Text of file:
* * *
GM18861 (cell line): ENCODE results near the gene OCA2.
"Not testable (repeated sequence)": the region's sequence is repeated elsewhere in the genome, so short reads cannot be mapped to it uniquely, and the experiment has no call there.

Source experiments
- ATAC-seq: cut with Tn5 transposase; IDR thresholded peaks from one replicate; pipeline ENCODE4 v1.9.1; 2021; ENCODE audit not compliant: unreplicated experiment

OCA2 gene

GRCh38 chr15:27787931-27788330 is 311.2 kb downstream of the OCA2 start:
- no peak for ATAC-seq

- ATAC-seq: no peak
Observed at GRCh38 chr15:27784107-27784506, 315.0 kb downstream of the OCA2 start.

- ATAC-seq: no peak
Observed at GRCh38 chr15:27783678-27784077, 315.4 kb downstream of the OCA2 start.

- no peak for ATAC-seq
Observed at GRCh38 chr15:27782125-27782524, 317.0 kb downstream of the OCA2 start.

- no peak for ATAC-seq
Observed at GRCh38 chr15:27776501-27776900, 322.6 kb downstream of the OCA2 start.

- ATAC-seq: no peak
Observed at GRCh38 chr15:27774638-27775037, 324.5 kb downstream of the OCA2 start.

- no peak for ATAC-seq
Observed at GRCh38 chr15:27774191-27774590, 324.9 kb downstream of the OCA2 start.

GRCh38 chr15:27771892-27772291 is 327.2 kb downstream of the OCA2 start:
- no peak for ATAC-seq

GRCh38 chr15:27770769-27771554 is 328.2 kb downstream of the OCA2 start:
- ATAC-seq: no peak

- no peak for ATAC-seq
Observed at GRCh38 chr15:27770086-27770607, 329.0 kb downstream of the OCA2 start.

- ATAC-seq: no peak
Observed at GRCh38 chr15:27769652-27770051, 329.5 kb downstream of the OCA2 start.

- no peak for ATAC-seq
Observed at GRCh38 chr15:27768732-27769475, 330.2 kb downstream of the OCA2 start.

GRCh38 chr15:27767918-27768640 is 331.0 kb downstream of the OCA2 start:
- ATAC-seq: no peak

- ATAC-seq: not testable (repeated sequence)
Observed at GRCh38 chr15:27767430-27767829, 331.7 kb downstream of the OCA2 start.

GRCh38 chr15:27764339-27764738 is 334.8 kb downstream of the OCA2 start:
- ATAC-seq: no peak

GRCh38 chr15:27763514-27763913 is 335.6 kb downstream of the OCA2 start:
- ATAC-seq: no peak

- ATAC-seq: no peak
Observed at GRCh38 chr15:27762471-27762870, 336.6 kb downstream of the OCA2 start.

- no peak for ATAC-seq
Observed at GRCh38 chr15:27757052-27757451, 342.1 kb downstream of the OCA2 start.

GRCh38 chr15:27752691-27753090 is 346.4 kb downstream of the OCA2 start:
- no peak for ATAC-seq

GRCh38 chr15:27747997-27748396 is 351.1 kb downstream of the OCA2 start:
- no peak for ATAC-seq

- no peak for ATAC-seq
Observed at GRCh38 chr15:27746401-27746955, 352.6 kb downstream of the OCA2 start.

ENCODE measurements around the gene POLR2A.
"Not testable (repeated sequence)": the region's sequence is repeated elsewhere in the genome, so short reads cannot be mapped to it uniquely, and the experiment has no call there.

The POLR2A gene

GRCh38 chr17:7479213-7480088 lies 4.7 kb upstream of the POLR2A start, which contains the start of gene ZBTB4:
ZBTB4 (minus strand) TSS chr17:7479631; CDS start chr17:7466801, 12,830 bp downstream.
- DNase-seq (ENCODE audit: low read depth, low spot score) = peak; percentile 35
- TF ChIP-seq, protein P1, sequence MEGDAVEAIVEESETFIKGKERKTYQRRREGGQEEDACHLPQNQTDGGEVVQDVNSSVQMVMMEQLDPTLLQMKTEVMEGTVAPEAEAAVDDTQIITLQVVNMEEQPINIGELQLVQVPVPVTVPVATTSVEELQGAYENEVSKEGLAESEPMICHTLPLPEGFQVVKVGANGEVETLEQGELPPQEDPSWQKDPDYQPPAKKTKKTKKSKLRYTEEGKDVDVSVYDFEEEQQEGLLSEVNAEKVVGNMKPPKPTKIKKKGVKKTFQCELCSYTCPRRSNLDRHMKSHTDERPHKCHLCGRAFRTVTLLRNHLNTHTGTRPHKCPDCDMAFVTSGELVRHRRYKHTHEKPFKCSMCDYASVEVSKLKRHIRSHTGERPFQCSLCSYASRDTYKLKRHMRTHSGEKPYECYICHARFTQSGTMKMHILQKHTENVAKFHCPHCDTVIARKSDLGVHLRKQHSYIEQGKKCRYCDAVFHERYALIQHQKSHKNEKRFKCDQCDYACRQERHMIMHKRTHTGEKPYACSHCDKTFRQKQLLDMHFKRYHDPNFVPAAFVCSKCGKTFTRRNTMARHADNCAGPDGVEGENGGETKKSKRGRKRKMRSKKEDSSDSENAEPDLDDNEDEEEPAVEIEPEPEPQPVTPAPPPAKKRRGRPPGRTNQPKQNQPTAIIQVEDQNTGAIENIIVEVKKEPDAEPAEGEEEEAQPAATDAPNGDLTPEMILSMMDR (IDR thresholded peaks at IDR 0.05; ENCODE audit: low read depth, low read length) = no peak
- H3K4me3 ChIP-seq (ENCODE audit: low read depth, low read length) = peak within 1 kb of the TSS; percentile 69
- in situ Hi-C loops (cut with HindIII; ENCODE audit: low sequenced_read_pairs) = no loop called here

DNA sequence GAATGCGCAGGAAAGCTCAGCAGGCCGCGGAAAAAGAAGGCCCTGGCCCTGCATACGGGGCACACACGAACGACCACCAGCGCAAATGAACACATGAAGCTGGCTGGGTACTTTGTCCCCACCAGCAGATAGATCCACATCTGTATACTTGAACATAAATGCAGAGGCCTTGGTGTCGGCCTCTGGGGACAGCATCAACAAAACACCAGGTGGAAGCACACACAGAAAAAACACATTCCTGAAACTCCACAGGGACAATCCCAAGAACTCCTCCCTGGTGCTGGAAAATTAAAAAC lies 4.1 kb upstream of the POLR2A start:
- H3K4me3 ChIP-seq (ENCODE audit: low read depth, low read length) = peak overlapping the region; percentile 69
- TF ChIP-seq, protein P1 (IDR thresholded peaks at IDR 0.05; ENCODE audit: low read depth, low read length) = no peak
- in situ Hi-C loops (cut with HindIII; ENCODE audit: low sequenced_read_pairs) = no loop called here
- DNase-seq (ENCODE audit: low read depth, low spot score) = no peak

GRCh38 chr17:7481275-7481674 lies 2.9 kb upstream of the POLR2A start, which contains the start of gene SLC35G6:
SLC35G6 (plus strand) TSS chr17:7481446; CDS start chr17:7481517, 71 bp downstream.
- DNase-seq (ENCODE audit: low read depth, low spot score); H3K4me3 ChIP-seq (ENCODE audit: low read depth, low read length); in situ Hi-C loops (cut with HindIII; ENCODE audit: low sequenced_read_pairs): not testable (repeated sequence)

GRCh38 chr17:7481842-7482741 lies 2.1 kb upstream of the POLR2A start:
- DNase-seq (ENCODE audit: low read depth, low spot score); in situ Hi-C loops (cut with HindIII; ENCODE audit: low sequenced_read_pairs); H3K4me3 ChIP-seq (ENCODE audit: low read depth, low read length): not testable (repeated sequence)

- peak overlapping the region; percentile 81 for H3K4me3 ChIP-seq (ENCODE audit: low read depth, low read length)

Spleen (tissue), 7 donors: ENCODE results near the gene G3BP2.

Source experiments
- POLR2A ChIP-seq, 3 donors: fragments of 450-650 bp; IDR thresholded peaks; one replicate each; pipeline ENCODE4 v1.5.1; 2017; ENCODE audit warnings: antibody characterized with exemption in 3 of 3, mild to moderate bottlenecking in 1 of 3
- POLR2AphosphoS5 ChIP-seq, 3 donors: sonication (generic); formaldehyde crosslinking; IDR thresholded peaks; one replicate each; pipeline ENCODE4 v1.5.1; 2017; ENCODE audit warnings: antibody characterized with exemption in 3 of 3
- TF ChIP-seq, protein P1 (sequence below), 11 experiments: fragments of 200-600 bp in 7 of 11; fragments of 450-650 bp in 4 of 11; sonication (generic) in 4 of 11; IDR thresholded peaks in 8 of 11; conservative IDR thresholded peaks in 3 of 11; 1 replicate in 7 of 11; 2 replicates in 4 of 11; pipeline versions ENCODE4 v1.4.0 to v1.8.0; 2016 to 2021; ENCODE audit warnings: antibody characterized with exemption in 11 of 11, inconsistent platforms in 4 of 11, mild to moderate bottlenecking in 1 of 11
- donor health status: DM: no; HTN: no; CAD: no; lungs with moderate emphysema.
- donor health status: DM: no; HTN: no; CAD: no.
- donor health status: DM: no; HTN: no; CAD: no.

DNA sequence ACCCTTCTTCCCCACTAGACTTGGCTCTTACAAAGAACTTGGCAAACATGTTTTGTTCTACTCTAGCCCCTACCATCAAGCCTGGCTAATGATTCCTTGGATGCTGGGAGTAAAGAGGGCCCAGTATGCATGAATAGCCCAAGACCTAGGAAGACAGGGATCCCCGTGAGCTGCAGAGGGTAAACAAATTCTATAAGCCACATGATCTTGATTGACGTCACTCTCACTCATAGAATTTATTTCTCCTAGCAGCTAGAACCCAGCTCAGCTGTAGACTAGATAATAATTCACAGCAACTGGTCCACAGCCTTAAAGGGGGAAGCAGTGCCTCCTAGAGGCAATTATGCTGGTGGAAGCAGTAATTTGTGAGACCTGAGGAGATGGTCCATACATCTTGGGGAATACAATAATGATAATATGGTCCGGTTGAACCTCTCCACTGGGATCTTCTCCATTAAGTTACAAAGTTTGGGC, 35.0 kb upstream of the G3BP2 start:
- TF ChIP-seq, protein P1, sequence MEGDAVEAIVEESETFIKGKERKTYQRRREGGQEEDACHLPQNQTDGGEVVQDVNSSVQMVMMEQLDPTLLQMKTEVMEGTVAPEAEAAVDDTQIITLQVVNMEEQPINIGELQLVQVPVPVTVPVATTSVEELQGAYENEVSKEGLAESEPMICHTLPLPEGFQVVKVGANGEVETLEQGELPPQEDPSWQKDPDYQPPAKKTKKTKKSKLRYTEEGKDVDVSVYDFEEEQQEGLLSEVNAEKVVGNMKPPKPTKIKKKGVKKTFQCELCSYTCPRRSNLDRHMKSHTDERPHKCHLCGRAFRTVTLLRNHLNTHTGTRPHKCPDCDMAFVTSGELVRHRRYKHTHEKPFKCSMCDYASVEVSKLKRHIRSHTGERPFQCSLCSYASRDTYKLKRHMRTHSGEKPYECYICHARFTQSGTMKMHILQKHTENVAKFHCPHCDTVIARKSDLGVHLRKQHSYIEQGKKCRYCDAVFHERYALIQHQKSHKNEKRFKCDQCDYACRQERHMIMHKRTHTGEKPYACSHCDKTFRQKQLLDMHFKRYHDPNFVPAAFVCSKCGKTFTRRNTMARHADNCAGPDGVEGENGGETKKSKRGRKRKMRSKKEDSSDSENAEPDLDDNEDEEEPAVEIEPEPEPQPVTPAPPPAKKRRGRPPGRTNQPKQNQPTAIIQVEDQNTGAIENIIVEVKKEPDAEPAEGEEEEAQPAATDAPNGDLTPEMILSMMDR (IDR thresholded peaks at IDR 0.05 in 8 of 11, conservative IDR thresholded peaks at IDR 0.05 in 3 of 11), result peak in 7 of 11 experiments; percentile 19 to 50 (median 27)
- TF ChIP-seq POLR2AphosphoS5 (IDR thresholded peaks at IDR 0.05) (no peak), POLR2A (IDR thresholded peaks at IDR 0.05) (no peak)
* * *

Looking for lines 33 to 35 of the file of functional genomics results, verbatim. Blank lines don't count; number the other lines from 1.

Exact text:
Observed at GRCh38 chr15:27767430-27767829, 331.7 kb downstream of the OCA2 start.

GRCh38 chr15:27764339-27764738 is 334.8 kb downstream of the OCA2 start:
- ATAC-seq: no peak